2. Wayne Leman says:

    Good comments and questions from you, as always, Talmida. You asked:

    Is accuracy really the goal of poetry?

    No, poetry itself has other goals esp. one of evoking a variety of emotions within the reader. But translation of poetry needs to be as accurate to the intention of the original poet as possible.

    If WE, so many centuries later want to use their poetry — do we have the right to simply rewrite it?

    No, not at all. A translator never has the right to “rewrite” the original text. The job of a translator is to accurately convey the totality of meaning of the original text. In the case of poetry that totality would include not only accuracy about things referred to but accurate communication of emotions of the poet.

    Surely it would be more effective to simply explain the image??

    I don’t understand what you mean here. If you feel like it, please explain further.

    The word “fowler” is perfectly fine for you to have in a Bible version. My concern is for fluent English speakers who do not know words in Bible versions. They should be able to read the Bible without having to use a dictionary very often, if at all. Using a dictionary distracts us from getting the totality of meaning, including connotative and emotional, from the translated text. It interrupts the flow of our reading.

    I’m not against using dictionaries, per se. I just think that if we use words in translation which a majority of speakers of a language do not know, then we have not adequately translated. And one reason to support this is, as I stated in my post, that the hearers/readers of the original biblical texts likely did not have to consult others to learn what some words meant. The original texts were written in a way so that most fluent speakers of the biblical languages could understand them linguistically. That is, the words and syntax were already familiar to them. The Bible was not written in a special classical dialect or a sacred language.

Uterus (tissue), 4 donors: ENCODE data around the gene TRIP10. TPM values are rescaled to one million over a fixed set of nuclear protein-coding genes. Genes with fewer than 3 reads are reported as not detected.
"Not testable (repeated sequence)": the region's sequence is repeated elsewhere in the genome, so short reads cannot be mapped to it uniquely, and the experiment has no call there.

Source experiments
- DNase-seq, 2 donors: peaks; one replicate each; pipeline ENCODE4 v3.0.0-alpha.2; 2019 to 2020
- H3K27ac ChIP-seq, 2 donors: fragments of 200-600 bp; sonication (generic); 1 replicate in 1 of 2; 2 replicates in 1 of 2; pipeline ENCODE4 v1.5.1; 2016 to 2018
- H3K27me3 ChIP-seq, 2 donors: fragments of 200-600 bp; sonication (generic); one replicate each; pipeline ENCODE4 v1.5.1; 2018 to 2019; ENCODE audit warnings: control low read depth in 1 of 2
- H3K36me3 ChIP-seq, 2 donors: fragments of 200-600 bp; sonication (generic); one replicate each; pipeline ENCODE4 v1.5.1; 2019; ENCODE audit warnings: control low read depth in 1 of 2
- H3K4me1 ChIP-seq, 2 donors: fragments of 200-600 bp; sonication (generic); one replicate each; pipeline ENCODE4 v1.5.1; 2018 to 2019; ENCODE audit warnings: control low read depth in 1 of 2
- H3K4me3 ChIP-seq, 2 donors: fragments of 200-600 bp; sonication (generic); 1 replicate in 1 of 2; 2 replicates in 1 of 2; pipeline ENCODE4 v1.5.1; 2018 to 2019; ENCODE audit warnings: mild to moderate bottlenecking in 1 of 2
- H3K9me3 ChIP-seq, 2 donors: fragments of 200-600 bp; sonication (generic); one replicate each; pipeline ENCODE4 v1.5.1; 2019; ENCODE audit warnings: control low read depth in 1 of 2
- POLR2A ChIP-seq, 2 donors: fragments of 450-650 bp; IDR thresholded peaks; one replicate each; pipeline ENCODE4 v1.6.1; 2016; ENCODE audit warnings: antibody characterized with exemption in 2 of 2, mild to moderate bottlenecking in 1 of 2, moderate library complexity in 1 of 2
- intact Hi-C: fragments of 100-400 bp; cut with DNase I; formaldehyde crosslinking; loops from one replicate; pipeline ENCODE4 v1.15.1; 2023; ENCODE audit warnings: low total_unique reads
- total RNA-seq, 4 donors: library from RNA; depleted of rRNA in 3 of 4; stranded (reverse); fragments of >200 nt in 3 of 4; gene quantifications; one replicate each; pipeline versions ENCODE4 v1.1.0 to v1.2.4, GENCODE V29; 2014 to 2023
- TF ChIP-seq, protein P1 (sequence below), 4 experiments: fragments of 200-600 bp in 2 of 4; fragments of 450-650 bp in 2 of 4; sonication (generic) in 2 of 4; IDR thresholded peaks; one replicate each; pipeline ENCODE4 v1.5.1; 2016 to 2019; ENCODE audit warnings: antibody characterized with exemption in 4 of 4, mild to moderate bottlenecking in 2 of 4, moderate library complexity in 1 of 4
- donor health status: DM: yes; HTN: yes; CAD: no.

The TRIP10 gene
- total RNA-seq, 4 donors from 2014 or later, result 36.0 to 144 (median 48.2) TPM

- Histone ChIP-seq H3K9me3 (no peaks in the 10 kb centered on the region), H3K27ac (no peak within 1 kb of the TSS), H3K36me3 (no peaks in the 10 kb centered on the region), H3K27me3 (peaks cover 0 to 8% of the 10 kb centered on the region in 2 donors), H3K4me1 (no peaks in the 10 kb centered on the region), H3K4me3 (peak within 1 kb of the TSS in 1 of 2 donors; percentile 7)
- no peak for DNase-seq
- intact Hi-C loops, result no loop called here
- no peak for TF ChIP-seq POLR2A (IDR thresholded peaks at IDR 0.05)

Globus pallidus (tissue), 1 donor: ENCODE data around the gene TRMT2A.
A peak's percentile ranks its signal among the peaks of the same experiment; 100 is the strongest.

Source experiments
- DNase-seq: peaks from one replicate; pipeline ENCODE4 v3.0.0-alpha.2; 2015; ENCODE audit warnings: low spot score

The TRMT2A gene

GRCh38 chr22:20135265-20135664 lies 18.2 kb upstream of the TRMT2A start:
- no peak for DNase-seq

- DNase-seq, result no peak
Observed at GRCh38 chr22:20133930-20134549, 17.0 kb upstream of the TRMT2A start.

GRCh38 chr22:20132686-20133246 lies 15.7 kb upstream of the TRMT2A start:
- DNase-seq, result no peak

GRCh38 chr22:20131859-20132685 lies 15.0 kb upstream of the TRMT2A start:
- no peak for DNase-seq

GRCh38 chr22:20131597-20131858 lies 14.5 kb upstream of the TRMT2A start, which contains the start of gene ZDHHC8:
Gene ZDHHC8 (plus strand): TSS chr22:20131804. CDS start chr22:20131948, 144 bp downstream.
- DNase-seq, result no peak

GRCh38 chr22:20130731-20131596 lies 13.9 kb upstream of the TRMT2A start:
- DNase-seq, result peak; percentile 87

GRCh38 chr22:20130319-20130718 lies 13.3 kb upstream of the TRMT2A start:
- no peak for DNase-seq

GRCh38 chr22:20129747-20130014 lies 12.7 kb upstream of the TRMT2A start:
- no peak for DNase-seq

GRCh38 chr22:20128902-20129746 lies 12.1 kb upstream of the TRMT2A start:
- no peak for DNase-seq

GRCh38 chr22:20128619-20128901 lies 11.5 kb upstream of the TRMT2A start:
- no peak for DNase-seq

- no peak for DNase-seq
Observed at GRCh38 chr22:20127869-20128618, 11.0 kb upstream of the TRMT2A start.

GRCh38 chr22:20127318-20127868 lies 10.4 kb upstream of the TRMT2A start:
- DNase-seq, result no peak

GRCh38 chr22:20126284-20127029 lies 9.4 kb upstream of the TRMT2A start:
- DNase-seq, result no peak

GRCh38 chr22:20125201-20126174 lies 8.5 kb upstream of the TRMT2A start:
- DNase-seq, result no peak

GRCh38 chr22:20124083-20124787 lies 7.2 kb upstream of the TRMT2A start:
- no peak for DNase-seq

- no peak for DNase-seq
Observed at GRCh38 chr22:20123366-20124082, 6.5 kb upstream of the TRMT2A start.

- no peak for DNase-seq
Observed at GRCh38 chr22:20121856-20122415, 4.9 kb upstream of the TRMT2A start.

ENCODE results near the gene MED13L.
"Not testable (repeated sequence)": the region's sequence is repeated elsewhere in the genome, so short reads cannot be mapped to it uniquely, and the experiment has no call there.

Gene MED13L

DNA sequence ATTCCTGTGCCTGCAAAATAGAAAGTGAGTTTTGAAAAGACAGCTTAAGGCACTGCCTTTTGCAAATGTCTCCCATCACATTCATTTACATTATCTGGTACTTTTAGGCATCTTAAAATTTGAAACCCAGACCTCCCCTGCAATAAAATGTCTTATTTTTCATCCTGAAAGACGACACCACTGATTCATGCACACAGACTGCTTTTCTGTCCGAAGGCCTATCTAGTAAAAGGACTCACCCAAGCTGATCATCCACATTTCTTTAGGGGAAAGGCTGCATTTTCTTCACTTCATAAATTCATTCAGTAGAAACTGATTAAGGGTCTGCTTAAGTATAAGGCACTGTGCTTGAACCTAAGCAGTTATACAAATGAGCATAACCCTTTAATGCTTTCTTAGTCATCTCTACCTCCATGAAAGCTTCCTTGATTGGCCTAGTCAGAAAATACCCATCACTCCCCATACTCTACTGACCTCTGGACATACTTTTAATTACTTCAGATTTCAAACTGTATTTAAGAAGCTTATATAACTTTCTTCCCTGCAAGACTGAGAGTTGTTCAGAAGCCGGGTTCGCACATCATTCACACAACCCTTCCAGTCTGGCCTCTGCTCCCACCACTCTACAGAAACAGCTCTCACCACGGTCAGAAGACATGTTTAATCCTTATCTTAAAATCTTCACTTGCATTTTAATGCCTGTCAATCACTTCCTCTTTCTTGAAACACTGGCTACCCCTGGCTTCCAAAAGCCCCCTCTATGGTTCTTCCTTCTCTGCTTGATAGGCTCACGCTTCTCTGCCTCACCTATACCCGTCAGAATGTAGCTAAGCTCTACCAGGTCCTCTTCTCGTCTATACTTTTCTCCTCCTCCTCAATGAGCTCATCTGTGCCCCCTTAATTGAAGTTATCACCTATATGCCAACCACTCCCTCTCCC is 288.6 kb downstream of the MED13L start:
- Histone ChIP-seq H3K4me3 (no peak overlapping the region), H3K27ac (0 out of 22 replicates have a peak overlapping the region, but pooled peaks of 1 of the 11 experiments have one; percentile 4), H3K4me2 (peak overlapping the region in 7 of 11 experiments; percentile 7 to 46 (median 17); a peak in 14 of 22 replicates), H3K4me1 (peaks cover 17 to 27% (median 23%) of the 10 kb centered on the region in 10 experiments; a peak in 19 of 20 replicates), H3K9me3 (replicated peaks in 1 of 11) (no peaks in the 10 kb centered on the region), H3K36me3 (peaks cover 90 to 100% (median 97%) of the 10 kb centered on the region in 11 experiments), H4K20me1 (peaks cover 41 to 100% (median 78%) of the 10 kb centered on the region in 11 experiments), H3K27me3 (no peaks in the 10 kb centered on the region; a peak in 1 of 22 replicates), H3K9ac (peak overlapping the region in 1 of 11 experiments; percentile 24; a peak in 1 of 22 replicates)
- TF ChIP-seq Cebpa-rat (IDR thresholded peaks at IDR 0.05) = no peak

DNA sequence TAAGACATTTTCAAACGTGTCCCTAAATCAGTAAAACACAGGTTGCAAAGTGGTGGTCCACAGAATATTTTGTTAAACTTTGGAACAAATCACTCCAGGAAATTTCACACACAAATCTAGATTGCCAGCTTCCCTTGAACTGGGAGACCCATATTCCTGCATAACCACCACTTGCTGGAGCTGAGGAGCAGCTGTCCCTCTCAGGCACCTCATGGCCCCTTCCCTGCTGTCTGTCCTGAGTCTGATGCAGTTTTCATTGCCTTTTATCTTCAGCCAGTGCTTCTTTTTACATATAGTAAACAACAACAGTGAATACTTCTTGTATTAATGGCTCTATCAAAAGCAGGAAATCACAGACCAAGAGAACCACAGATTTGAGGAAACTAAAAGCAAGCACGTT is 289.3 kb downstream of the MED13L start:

Some concepts in the Bible were new to people, but at least they understood the words about the concepts. They would have likely have required some help from rabbis or Bible teachers to understand difficult concepts, but they likely did not need to ask what very many of the words meant.

    Today many English versions are very different. They have a huge number of non-English linguistic constructions which make it difficult for English speakers to understand what the Bible is saying. English Bible translators have felt that it makes a Bible sound more “sacred” if they use obsolete syntax or even non-English syntax borrowed from the biblical languages. It’s a mistaken idea, but widely believed.

    God can understand and “speak” every language fluently. Why should we Bible translators make it sound like he can’t?!

  3. R. Mansfield says:

    I think “fowler” is a much smoother and precise translation (perhaps even more elegant) than “bird hunter,” especially in a verse like Prov 6:5 (where the NASB uses “fowler” instead of “trapper”). Maybe some would have to look it up, but I’ve known what “fowler” meant since I was a kid. “Bird hunter” sounds clumsy. “Trapper” and “hunter” do not really convey the meaning of yaqush.

    The Bible was written in a different time and culture, and this will always be an initial partial barrier for the reader’s understanding of certain terms and concepts. But this is why we don’t just read the Bible, we -study- the Bible.